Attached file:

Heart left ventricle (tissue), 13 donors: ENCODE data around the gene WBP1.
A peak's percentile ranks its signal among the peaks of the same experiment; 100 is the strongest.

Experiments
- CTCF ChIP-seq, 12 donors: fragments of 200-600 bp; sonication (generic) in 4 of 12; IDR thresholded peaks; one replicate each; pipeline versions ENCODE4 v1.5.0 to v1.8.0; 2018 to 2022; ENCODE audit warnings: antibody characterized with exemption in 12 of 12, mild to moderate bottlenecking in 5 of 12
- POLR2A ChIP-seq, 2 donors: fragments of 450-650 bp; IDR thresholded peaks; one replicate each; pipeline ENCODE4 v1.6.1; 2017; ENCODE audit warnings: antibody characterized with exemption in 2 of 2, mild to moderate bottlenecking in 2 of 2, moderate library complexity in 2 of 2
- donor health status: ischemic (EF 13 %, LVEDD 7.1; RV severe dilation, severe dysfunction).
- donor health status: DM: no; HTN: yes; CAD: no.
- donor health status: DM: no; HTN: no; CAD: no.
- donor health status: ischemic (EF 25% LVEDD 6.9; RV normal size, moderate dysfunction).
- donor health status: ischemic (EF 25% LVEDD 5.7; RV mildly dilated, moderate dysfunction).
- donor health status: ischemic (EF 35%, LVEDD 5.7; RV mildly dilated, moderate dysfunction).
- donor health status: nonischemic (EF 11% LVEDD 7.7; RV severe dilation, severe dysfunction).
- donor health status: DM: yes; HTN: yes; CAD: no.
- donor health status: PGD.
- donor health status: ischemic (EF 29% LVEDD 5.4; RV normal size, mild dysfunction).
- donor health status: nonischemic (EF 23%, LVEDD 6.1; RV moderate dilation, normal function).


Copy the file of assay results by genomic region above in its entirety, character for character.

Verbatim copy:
Heart left ventricle (tissue), 13 donors: ENCODE data around the gene WBP1.
A peak's percentile ranks its signal among the peaks of the same experiment; 100 is the strongest.

Experiments
- CTCF ChIP-seq, 12 donors: fragments of 200-600 bp; sonication (generic) in 4 of 12; IDR thresholded peaks; one replicate each; pipeline versions ENCODE4 v1.5.0 to v1.8.0; 2018 to 2022; ENCODE audit warnings: antibody characterized with exemption in 12 of 12, mild to moderate bottlenecking in 5 of 12
- POLR2A ChIP-seq, 2 donors: fragments of 450-650 bp; IDR thresholded peaks; one replicate each; pipeline ENCODE4 v1.6.1; 2017; ENCODE audit warnings: antibody characterized with exemption in 2 of 2, mild to moderate bottlenecking in 2 of 2, moderate library complexity in 2 of 2
- donor health status: ischemic (EF 13 %, LVEDD 7.1; RV severe dilation, severe dysfunction).
- donor health status: DM: no; HTN: yes; CAD: no.
- donor health status: DM: no; HTN: no; CAD: no.
- donor health status: ischemic (EF 25% LVEDD 6.9; RV normal size, moderate dysfunction).
- donor health status: ischemic (EF 25% LVEDD 5.7; RV mildly dilated, moderate dysfunction).
- donor health status: ischemic (EF 35%, LVEDD 5.7; RV mildly dilated, moderate dysfunction).
- donor health status: nonischemic (EF 11% LVEDD 7.7; RV severe dilation, severe dysfunction).
- donor health status: DM: yes; HTN: yes; CAD: no.
- donor health status: PGD.
- donor health status: ischemic (EF 29% LVEDD 5.4; RV normal size, mild dysfunction).
- donor health status: nonischemic (EF 23%, LVEDD 6.1; RV moderate dilation, normal function).